His family’s release from Russia was secured by his late great uncle Israel Beigel (of Beigel bakeries). His grandmother, Leah Beck, was very involved in Boro Park’s Bobov’s Bikkur Cholim. His grandfather Max Leiner was a regular at the Agudah of Boro Park right until his death. Leiner fondly remembers him cycling in the snow, aged 87, to shul where he learned daf yomi with Mr. Shmuel Roth for over 25 years.

 

 


Steven Ari. Z. Leiner with one of role models Warren Buffet

 Steven Ari-Z is equally at home in the Modern Orthodox Community of Manhattan where he lives. His late great uncle Felix Doppelt also lived on the Upper West Side. To round off the diversity of his Jewish experience, Leiner also has a strong connection to the Syrian Jewish community. He spent summers during his college years living with the Gemal family in Deal, New Jersey.


 He is very proud of his Jewish background. He believes that Jews have much more to contribute on the national stage then they have done so far. He cites the insightfulness and clever ways of dissecting an issue of the Gemara, which he loves studying, as an example of skills that could be of use. He found it of use in his personal business, he says.


 Leiner is a nationally recognized highly successful life insurance businessman. He started while in college at Columbia University where he received a B.A. in political science – to pay for his tuition – and has continued ever since. His awards include admission to the Million Dollar Round Table and the President’s Cabinet.


 He points out that the life insurance business teaches you to focus on the future, not just the present. He views life insurance as protecting people’s families. It’s a very Jewish character trait, he says, to make sure your children are protected whatever happens to you. Steven Ari-Z says politicians in Washington need to understand that too, as they allow the U.S. national debt to grow and fail to make the world better for our children.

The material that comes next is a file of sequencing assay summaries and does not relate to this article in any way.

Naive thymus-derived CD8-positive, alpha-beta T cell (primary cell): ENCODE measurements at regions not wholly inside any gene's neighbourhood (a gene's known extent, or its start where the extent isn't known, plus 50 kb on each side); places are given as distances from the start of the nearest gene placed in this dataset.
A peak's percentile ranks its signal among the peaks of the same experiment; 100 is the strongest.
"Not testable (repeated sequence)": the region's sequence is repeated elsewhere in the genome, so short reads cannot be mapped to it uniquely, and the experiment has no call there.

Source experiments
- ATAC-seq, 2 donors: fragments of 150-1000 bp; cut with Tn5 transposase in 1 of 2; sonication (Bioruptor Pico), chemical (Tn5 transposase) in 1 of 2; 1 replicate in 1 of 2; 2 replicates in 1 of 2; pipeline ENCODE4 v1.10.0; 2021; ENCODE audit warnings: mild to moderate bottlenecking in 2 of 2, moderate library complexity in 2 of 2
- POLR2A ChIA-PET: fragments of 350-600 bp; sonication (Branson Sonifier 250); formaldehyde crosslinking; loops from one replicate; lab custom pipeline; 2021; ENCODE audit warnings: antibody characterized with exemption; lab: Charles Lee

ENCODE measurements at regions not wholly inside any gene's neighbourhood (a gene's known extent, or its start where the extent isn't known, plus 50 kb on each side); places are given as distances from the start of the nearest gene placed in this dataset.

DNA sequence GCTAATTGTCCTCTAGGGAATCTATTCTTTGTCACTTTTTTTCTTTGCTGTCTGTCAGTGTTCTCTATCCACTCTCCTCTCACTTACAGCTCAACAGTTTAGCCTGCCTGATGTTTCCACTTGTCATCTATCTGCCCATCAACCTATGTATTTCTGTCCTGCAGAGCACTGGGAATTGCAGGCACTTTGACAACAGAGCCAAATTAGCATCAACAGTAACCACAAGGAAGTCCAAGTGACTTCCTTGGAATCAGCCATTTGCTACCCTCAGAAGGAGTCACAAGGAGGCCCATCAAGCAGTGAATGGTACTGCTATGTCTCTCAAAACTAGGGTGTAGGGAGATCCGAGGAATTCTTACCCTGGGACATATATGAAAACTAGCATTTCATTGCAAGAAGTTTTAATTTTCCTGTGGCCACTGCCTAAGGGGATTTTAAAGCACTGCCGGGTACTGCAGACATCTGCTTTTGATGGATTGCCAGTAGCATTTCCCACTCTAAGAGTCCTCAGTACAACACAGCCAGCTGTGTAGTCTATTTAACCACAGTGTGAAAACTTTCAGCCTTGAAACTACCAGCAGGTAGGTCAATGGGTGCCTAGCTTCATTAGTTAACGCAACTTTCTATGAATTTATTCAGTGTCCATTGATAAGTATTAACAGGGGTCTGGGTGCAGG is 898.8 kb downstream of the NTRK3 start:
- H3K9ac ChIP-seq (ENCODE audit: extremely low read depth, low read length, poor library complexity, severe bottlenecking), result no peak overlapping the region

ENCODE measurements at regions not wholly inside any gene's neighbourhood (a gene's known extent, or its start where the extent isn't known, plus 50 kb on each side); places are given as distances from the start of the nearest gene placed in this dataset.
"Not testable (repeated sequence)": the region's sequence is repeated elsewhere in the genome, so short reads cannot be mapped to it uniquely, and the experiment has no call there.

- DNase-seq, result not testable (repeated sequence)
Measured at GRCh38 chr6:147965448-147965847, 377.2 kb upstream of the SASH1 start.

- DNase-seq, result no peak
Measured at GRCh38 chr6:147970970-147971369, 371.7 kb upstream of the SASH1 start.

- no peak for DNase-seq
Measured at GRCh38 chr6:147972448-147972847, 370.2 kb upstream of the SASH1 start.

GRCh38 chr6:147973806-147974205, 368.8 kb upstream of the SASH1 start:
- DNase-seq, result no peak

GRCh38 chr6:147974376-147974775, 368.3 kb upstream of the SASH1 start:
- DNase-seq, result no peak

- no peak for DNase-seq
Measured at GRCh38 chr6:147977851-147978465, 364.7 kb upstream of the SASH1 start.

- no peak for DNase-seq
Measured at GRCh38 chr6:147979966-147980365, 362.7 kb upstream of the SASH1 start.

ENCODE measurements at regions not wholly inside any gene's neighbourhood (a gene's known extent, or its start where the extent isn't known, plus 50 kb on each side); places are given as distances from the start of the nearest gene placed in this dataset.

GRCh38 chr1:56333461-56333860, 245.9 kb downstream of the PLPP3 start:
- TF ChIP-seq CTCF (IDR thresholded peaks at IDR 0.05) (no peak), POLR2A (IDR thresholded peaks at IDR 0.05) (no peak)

When Steven Ari-Z talks about policy issues, he has the careful deliberation and studious thought of a Torah scholar. He pauses and thinks before he answers a question. He speaks with a sincerity often missing from politicians. Education is an important issue to him. He believes something needs to be done to help families who are coping with high tuition fees. Parents, he says, should not be forced to choose between bankruptcy and providing their children with a Jewish education.


 Steven Ari-Z is equally at home speaking about economics. He thinks the economic crisis we are in was preventable. As a businessman, he understands how higher taxes and a complex tax code stifle business development. “As Jackie Mason might say, our country should be making a profit,” he says with a chuckle.


 Before Leiner returns to the campaign trail, we ask him about the origin of his name “Ari-Z.” He smiles. He was originally called Zvi-Ari, he says. But the late Rabbi Poupko of Flatbush told him to put the Ari (lion) ahead of the Zvi (deer). Leiner listened and never looked back.

 Daniel Freedman is the director of policy analysis and communications at a strategic-consultancy company. Previously, he was the foreign-policy analyst for Rudy Giuliani’s Presidential Committee, a United Nations official, and Senator Joseph I. Lieberman’s senior writer. He also serves as a consultant to Steven Ari-Z Leiner. He can be reached at DF9713@gmail.com.

Printed from: http://www.jewishpress.com/indepth/local-boy-to-national-stardom-2/2009/11/04/